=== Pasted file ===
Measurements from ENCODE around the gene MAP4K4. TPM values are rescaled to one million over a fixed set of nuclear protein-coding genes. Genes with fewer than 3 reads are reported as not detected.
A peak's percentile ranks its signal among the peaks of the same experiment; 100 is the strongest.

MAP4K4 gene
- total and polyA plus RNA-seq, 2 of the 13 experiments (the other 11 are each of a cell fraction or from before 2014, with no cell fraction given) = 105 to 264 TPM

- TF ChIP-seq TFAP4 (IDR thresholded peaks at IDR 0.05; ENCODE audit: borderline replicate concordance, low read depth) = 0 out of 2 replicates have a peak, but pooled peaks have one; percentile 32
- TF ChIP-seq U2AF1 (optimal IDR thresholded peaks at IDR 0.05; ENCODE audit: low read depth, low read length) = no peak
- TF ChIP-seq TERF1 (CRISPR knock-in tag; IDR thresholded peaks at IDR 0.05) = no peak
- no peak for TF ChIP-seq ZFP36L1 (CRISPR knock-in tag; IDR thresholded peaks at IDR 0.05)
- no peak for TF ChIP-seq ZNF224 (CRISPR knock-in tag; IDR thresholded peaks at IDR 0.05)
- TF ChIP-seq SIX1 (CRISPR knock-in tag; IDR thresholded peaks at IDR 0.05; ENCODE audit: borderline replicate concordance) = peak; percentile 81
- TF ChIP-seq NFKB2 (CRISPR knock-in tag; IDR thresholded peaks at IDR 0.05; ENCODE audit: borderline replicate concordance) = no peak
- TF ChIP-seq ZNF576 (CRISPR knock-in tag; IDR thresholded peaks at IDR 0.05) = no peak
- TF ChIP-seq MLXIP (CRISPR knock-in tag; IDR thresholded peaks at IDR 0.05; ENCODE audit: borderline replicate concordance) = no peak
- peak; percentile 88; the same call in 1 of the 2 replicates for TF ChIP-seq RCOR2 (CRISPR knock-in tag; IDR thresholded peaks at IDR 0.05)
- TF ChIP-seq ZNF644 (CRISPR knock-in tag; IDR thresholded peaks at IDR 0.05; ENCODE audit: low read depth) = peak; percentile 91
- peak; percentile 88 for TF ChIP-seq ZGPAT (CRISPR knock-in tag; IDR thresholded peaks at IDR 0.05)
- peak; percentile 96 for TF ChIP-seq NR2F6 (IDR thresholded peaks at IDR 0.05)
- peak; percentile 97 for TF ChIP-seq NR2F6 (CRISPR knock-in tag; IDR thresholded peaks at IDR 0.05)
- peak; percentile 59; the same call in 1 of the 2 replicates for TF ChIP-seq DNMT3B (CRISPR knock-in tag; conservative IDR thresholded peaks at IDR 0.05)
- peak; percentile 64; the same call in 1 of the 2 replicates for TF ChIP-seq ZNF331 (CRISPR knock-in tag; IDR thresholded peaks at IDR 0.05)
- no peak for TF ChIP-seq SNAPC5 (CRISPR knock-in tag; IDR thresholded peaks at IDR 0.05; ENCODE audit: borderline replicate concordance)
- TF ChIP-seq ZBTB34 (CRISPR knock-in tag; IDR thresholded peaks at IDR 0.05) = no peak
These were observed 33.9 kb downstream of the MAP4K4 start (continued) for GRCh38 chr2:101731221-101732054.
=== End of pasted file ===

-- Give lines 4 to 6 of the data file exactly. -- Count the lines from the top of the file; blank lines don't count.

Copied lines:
- total and polyA plus RNA-seq, 2 of the 13 experiments (the other 11 are each of a cell fraction or from before 2014, with no cell fraction given) = 105 to 264 TPM

- TF ChIP-seq TFAP4 (IDR thresholded peaks at IDR 0.05; ENCODE audit: borderline replicate concordance, low read depth) = 0 out of 2 replicates have a peak, but pooled peaks have one; percentile 32
- TF ChIP-seq U2AF1 (optimal IDR thresholded peaks at IDR 0.05; ENCODE audit: low read depth, low read length) = no peak